WASHINGTON, Aug. 2 (UPI) -- The U.S. unemployment rate fell to a four-year low of 7.4 percent in July as 162,000 jobs were added, the Bureau of Labor Statistics reported Friday.
The rate was down two ticks from June's 7.6 percent but economists had been expecting more than 180,000 jobs to be added to the economy.
The bureau said the number of unemployed persons dropped by 300,000 to 11.5 million in July. The long-term unemployed, counting those without jobs for 27 weeks or more, was little changed at 4.2 million, the bureau said.
There were also 8.2 million in the month listed as part-time workers who work less than full time not by choice, but due to economic reasons.
An additional 2.4 million are deemed marginally attached to the labor force, which includes 988,000 who are termed discouraged workers who believe there is no job available for them and 1.4 million persons who have droppedout of the labor force to attend school or meet family obligations.
That number is little changed over 12 months, the bureau said.
"There are encouraging signs in the July report, but the pace and quality of job growth is still troubling," said Christine Owens, executive director of the National Employment Law Project.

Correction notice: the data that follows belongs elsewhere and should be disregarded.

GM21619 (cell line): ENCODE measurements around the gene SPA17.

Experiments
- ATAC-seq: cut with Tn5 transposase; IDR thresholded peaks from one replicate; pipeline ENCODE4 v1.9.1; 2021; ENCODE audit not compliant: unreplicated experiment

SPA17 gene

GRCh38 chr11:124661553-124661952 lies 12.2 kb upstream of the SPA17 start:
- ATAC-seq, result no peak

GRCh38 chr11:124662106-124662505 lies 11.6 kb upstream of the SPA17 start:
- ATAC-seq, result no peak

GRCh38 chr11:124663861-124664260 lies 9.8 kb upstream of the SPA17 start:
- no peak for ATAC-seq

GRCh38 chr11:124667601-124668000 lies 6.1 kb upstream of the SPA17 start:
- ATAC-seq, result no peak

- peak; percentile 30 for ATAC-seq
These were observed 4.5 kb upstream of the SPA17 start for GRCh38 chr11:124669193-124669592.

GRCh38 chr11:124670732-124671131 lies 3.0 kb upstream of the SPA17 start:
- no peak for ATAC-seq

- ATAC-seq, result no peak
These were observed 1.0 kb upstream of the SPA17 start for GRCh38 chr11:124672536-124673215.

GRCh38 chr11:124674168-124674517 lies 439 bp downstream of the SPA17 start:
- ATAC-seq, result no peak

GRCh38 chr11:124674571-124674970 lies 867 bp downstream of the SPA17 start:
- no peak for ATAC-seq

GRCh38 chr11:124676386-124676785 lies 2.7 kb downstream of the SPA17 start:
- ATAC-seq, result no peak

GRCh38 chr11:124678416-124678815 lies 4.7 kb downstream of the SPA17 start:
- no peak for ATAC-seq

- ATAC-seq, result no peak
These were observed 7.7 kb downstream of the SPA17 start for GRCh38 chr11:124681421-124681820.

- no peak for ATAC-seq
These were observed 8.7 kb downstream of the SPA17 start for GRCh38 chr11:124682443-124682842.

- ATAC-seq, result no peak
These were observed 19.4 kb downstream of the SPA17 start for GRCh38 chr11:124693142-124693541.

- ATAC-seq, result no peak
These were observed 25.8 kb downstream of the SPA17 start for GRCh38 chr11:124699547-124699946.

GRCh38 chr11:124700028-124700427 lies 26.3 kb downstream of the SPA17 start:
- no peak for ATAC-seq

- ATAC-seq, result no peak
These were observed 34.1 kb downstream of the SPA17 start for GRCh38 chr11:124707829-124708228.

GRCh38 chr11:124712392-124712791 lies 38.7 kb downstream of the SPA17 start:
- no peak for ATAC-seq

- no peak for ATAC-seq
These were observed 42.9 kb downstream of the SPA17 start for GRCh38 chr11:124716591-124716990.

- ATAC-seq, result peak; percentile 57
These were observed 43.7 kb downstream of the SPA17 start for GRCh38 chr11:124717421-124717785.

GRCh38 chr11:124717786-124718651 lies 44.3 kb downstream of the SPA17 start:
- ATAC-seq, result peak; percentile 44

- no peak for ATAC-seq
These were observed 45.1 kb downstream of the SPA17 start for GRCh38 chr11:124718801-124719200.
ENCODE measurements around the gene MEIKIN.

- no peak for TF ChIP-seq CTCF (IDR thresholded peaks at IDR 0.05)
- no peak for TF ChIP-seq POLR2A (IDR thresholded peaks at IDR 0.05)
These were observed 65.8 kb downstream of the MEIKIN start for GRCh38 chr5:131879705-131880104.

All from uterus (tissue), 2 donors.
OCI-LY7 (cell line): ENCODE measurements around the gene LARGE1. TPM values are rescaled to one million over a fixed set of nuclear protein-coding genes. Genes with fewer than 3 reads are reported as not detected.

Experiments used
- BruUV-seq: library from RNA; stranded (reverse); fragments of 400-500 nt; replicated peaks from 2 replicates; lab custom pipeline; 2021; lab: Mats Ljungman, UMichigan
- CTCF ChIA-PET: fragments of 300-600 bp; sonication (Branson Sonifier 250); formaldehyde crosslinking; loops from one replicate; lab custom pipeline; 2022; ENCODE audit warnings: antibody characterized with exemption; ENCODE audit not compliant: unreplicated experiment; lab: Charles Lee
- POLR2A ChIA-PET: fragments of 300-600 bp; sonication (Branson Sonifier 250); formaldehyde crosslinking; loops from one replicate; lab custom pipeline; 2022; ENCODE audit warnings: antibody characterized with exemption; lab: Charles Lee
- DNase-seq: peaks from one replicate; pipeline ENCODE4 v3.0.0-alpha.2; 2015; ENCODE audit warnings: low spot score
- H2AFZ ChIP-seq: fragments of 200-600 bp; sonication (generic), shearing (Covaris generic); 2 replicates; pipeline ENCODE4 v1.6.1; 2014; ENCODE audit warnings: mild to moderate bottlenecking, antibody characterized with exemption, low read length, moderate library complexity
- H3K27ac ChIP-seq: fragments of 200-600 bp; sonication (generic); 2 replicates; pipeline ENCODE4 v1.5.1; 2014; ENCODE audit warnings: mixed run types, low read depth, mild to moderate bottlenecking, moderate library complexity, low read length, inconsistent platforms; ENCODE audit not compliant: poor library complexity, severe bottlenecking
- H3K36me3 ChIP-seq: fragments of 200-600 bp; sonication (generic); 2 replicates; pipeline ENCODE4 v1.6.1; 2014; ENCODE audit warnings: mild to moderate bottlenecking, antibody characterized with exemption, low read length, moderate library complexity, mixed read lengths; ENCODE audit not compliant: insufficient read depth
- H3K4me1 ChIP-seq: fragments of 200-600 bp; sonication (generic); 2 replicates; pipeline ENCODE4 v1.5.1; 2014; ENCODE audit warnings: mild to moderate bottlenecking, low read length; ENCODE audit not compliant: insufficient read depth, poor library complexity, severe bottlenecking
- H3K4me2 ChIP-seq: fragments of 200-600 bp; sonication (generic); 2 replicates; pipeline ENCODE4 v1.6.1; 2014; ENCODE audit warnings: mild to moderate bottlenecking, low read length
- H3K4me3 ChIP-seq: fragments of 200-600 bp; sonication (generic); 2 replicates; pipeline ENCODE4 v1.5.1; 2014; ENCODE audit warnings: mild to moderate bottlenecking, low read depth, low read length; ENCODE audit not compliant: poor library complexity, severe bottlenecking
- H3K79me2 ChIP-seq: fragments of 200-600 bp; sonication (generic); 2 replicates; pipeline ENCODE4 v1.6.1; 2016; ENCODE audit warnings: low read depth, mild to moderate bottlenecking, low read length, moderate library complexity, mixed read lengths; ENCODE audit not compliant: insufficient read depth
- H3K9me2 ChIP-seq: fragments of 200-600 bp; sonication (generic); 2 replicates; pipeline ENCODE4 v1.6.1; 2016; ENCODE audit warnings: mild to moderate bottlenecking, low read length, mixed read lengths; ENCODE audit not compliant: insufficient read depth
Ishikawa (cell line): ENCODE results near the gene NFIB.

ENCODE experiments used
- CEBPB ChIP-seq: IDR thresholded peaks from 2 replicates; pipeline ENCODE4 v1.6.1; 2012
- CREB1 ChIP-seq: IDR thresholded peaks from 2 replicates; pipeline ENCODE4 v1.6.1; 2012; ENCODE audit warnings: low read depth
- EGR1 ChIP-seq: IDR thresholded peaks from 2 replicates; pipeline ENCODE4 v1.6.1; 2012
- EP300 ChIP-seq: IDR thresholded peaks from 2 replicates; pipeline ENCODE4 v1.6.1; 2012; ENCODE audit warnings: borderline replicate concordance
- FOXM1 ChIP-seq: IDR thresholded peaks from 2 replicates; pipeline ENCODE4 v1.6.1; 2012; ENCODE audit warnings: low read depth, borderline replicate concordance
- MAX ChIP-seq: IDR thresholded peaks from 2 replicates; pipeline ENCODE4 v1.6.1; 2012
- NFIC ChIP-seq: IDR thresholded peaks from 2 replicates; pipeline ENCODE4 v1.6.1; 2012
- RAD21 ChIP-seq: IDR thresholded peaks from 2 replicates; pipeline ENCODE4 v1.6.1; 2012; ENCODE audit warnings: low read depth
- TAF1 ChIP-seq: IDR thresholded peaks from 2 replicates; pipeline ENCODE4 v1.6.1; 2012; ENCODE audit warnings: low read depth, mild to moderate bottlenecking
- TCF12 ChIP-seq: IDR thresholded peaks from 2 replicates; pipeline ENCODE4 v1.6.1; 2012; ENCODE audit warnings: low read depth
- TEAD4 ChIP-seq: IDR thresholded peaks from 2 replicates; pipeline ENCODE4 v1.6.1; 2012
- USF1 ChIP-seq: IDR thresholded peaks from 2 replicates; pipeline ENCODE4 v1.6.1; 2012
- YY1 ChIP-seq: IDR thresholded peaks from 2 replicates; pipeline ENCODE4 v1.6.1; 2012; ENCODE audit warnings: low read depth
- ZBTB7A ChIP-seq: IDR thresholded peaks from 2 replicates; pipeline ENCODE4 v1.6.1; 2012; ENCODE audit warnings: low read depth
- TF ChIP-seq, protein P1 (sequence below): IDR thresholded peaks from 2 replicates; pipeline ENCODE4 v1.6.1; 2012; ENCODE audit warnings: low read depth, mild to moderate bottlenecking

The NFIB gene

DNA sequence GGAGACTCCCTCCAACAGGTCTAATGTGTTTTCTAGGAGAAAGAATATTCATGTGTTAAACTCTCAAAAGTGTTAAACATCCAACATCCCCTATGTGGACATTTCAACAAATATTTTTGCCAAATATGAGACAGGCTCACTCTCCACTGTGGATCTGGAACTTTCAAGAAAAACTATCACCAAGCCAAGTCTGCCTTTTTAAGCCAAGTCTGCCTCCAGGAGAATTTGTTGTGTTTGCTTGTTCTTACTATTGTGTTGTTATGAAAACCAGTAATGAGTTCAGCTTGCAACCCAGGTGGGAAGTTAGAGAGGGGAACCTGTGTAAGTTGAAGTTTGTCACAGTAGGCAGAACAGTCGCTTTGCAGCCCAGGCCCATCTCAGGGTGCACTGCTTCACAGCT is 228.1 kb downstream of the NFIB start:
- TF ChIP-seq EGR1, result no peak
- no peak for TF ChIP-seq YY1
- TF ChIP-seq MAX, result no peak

"Four years into the recovery, nearly 20 million Americans are unemployed or unable to get full-time work, wages are down and too many new jobs are falling at the low end of the pay scale," Owens said.
July's gains included 47,000 jobs in retail, which has added 352,000 in the past 12 months. The hospitality industry picked up 38,000 jobs in July and is now up 381,000 jobs over 12 months,
Financial firms added 15,000 jobs in July. Wholesale trades gained 14,000. Manufacturing and healthcare were "essentially unchanged," the bureau said.
Average hourly wages in the month dropped 2 cents to $23.98 per hour after gaining 10 cents in June.
Online retailer Amazon (NASDAQ:AMZN
, Stock Forum
) added 5,000 new hires in the last month, leading US President Obama to make a whistle stop tour of an Amazon plant to promote the ‘good news’ story.